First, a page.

ISLAMABAD: The phone on my pillow says it is 3am. I have no new emails. No new texts. I lie on my back, desperate to nod back to sleep, but instead panicked thoughts begin to ping around my mind.
By 5am I am still lying awake. I have resisted the temptation to wander to the fridge or the bathroom - an admission of defeat - but my shoulders ache, my eyeballs itch and my stomach appears to be tumble-drying razor wire.
Moments later, fingers of sunlight creep through the shutters and, worse, the birds begin their morning sing-a-long.
When my alarm finally trumpets at 6.30am, I retreat beneath the duvet and vent a wounded hiss.
Welcome to my average morning. For the past eight months, I have been struggling to have a full night's sleep.
I have no problems with the beginning part. Ten minutes into Newsnight and I usually pass out. But almost without fail, my demons materialise between three and four in the morning.
I am single. I have a double bed. I have no squealing children, only a dog who stays with me at weekends. So why am I suffering from insomnia?
And it's not just me. About 25 per cent of Britons suffer some form of sleeplessness. A recent survey that focused on professionals aged 18 to 60 discovered that on average 46 per cent were getting only five to six hours per night when we should all be aiming for at least seven to eight.
My insomnia kicked in some time after the New Year. I had a particularly stressful Sunday at work writing a newspaper column and felt strung out and fidgety. I wasn't happy with what I'd written and kept waking in the middle of the night.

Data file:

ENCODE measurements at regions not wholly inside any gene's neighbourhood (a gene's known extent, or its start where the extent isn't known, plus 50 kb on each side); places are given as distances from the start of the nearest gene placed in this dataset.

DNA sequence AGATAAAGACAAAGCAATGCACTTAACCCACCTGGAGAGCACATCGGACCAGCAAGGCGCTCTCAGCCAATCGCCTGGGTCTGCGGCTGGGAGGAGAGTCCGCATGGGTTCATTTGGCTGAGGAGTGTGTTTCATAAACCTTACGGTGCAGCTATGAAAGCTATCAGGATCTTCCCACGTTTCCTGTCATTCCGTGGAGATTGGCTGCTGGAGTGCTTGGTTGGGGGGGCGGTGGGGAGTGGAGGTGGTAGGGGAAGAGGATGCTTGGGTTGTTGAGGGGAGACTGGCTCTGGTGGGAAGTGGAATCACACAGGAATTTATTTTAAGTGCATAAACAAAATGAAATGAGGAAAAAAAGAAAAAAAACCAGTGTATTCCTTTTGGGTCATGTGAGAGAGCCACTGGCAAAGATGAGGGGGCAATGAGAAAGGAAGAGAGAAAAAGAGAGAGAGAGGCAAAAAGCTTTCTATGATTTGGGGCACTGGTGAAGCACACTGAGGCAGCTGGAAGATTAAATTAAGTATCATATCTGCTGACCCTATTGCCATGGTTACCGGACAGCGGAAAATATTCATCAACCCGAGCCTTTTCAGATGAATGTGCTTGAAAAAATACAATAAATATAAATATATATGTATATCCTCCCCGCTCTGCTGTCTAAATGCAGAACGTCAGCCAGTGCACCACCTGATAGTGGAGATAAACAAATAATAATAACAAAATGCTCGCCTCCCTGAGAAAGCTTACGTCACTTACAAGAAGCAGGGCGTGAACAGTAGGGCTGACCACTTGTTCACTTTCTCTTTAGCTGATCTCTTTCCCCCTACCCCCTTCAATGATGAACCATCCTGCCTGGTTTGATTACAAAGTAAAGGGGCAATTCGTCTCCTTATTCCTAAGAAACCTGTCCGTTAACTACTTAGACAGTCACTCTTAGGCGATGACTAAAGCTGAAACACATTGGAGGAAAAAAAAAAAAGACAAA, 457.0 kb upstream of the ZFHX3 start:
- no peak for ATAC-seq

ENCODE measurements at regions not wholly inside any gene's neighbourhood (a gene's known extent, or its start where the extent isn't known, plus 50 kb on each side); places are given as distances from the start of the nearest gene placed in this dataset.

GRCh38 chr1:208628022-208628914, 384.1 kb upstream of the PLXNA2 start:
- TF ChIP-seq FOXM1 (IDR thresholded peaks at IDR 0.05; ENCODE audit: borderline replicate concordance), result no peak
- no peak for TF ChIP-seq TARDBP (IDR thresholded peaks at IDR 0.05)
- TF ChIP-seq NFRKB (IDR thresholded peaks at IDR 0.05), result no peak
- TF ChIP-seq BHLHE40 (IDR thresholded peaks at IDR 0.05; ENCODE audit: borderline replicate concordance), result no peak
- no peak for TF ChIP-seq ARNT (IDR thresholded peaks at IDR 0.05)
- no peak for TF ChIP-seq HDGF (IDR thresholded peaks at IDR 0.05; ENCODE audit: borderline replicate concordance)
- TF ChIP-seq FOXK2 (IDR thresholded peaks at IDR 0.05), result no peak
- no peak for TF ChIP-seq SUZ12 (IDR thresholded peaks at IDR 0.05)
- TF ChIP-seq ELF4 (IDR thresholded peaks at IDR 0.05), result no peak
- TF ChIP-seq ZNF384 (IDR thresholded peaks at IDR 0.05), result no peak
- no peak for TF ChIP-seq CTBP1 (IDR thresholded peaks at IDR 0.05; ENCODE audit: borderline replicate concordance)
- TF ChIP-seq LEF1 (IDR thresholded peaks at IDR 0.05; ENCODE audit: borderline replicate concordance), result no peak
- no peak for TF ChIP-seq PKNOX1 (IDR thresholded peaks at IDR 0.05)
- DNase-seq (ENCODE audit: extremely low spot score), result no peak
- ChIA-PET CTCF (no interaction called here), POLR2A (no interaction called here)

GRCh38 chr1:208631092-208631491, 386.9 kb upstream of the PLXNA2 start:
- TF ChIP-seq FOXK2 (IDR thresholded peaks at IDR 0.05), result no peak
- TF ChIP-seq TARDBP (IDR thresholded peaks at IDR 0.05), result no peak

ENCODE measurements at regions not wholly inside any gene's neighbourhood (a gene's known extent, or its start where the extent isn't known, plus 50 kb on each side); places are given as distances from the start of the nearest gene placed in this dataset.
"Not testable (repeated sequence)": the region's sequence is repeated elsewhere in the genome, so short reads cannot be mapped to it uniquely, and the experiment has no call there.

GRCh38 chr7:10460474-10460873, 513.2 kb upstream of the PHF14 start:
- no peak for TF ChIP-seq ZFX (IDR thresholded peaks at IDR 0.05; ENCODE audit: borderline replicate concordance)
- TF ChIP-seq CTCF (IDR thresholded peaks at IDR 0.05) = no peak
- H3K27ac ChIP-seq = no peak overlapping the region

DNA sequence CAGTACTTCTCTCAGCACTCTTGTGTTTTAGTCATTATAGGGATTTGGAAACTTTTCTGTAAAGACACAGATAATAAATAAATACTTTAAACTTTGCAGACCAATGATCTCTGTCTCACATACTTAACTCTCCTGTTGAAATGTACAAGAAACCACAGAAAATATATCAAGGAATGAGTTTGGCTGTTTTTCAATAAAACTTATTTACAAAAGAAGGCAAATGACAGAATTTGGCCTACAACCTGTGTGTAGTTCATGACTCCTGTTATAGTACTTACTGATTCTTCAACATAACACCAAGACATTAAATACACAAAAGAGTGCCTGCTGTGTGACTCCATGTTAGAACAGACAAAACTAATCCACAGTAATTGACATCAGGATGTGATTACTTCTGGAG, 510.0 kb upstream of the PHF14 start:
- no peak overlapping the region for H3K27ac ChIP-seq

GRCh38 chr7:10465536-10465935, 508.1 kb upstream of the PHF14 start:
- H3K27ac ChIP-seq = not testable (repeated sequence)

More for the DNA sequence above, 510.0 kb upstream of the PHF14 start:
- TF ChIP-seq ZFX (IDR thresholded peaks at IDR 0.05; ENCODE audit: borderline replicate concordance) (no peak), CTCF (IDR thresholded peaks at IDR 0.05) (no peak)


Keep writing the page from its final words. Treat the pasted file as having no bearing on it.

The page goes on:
Since then, I've woken up at 3am as often as four times a week and found getting back to sleep a struggle. I've tried lavender oil, camomile tea and hot milky drinks.
I even tried boiling up a revolting potion recommended by the local hippy health shop that included valerian root, a herbal remedy for anxiety.
Dr Guy Meadows, above, is one of Britain's leading sleep physiologists and is used by corporate giants such as Unilever and Price Waterhouse Cooper to ensure an efficient and well-rested workforce
But I refuse to take prescription drugs - I've had enough trouble weaning myself off cigarettes and Haribo sweets in the past -and before you ask, I will never, ever own a machine that emits whale noises.
By the time my editor suggests I meet Dr Guy Meadows, one of Britain's leading sleep physiologists, I am desperate.
Dr Meadows is the founder of London's Sleep School and clinical director of Sleep To Perform, a course aimed at helping people excel in stressful jobs by improving their shut-eye.
He is so well-regarded that a long list of corporate giants including Unilever and Price Waterhouse Cooper regularly send him their frazzled employees in a bid to ensure a more efficient workforce.
When we're sleep deprived, we go into immuno-suppression, making us less able to fight off illnesses
'For the first time in history, we work longer than we sleep,' says Dr Meadows. 'While we are working later, we get home and still want some sort of social time.
'So we're up longer, watching a box set, even though we have to get up at the same time. That means less sleep - the most powerful performance enhancer in the world.' Indeed. Last week, a study revealed that people getting less than six hours each night were more susceptible to coughs and colds.
When we're sleep deprived, we go into immuno-suppression, making us less able to fight off illnesses.
Also at risk are our waistlines. The celebrity chef Jamie Oliver, 40, recently blamed all those spare tyres he's been carrying around on a poor sleep regimen - he once survived on three-and-a-half hours a night. Now he goes to bed no later than 10pm.